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«2013 Annual Report breakthrough technologies and services focused on Dear Fellow Shareholders, addressing specific customer and market needs. Several ...»

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We recognized income of $18.2 million in fiscal year 2013, a loss of $35.3 million in fiscal year 2012 and a loss of $75.0 million in fiscal year 2011 for our retirement and postretirement benefit plans, which includes the charge for the mark-to-market adjustment for the postretirement benefit plans, which generally is recorded in the fourth quarter. The gain or expense related to the mark-to-market adjustment on postretirement benefit plans was a pre-tax income of $17.6 million in fiscal year 2013, a pre-tax loss of $31.8 million in fiscal year 2012 and a pre-tax loss of $67.9 million in fiscal year 2011. We expect expenses of approximately $1.7 million in fiscal year 2014 for our retirement and postretirement benefit plans, excluding the charge for or benefit from the mark-tomarket adjustment. It is difficult to reliably calculate and predict whether there will be a mark-to-market adjustment in fiscal year 2014. Mark-to-market adjustments are primarily driven by events and circumstances beyond our control, including changes in interest rates and the performance of the financial markets. To the extent the discount rates decrease or the value of our pension and postretirement investments decrease, mark-to market charges to operations will be recorded in fiscal year 2014. Conversely, to the extent the discount rates increase or the value of our pension and postretirement investments increase more than expected, mark-to market income will be recorded in fiscal year 2014. Pension accounting is intended to reflect the recognition of future benefit costs over the employee’s approximate service period based on the terms of the plans and the investment and funding decisions made. We are required to make assumptions regarding such variables as the expected longterm rate of return on assets and the discount rate applied, to determine service cost and interest cost, in order to arrive at expected pension income or expense for the year.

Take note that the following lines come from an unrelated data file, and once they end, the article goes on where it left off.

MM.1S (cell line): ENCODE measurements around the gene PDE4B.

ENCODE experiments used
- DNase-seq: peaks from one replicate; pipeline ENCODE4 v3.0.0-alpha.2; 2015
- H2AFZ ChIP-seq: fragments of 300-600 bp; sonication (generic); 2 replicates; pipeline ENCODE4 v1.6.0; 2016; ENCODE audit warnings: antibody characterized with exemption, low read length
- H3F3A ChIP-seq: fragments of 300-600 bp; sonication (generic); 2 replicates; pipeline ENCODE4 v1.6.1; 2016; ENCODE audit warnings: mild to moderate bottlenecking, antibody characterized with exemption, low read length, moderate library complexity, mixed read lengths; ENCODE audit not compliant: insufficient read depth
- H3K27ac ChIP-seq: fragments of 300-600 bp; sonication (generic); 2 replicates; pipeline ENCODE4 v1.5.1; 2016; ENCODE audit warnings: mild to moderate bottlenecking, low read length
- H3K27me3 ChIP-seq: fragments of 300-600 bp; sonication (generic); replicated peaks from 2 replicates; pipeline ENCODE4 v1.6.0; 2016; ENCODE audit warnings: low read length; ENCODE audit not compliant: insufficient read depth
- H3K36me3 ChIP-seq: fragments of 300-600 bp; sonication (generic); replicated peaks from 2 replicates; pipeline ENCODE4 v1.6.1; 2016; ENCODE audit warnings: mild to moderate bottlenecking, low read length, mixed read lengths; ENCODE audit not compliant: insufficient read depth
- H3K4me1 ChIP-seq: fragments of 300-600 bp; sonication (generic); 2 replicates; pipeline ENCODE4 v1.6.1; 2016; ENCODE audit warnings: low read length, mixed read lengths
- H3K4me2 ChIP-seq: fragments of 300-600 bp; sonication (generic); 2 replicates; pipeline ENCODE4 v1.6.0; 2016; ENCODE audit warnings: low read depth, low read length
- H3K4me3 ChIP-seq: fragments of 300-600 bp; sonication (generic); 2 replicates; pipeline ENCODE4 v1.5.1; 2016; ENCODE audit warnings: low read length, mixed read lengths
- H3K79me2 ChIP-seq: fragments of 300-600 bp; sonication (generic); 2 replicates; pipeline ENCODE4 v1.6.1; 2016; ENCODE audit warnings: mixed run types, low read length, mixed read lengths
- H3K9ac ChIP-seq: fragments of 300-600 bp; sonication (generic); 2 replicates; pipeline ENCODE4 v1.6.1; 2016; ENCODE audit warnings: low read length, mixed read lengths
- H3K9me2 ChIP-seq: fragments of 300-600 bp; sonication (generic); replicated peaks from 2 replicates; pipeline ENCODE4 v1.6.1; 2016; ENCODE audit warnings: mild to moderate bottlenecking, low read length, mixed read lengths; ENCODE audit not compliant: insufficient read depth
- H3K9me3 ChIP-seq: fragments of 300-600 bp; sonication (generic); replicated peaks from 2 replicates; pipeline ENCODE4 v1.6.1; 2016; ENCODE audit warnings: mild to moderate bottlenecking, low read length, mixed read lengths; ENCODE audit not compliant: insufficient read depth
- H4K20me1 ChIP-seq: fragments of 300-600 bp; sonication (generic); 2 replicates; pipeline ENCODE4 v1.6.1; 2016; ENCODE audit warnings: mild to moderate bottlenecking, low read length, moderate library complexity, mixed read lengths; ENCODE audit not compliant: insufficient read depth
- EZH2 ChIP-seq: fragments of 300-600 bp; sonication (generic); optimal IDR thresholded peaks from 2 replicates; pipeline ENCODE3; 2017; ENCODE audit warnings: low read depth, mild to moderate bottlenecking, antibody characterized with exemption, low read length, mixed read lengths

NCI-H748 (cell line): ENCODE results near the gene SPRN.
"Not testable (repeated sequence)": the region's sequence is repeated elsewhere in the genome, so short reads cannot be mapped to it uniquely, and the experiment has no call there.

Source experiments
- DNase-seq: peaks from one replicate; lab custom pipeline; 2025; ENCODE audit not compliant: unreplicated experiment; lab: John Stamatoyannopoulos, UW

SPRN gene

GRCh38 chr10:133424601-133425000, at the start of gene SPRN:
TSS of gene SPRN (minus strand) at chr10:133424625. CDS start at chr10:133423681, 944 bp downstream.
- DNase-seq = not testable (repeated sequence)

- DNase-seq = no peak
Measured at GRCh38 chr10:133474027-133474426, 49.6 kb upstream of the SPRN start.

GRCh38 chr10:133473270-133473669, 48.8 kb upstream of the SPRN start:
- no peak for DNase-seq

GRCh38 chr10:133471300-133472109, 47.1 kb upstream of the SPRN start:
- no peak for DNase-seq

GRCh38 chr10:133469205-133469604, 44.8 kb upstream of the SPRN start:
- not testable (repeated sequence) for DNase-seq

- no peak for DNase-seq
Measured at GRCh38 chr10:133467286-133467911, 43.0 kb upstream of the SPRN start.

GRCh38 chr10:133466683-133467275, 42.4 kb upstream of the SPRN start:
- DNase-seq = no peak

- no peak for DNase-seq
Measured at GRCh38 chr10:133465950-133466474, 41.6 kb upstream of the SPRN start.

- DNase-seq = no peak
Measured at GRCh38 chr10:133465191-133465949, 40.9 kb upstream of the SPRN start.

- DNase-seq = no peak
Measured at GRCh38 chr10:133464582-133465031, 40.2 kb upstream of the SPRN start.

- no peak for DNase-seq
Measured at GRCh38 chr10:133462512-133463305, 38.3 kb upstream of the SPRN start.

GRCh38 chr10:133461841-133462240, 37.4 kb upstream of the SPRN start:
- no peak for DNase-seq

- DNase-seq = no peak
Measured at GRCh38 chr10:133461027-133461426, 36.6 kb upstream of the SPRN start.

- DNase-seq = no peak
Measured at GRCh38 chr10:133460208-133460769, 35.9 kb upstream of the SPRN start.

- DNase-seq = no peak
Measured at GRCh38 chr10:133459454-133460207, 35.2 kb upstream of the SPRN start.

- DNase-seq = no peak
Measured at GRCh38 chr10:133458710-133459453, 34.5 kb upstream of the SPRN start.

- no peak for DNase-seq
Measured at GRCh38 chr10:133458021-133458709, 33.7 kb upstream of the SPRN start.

As of December 29, 2013, we estimate the expected long-term rate of return on assets in our pension portfolios in the United States to be 7.25% and to be 5.30% for all plans outside the United States. In addition, as of December 29, 2013 we estimate the discount rate for our pension portfolios in the United States to be 4.77% and to be 3.77% for all plans outside the United States. We have analyzed the rates of return on assets used and determined that these rates are reasonable based on the plans’ historical performance relative to the overall markets in the countries where we invest the assets, as well as our current expectations for long-term rates of returns for our pension and other postretirement benefit assets. Our management will continue to assess the expected long-term rate of return on plan assets assumptions for each plan based on relevant market conditions, and will make adjustments to the assumptions as appropriate. Discount rate assumptions have been, and continue to be, based on the prevailing market long-term interest rates corresponding with expected benefit payments at the measurement date.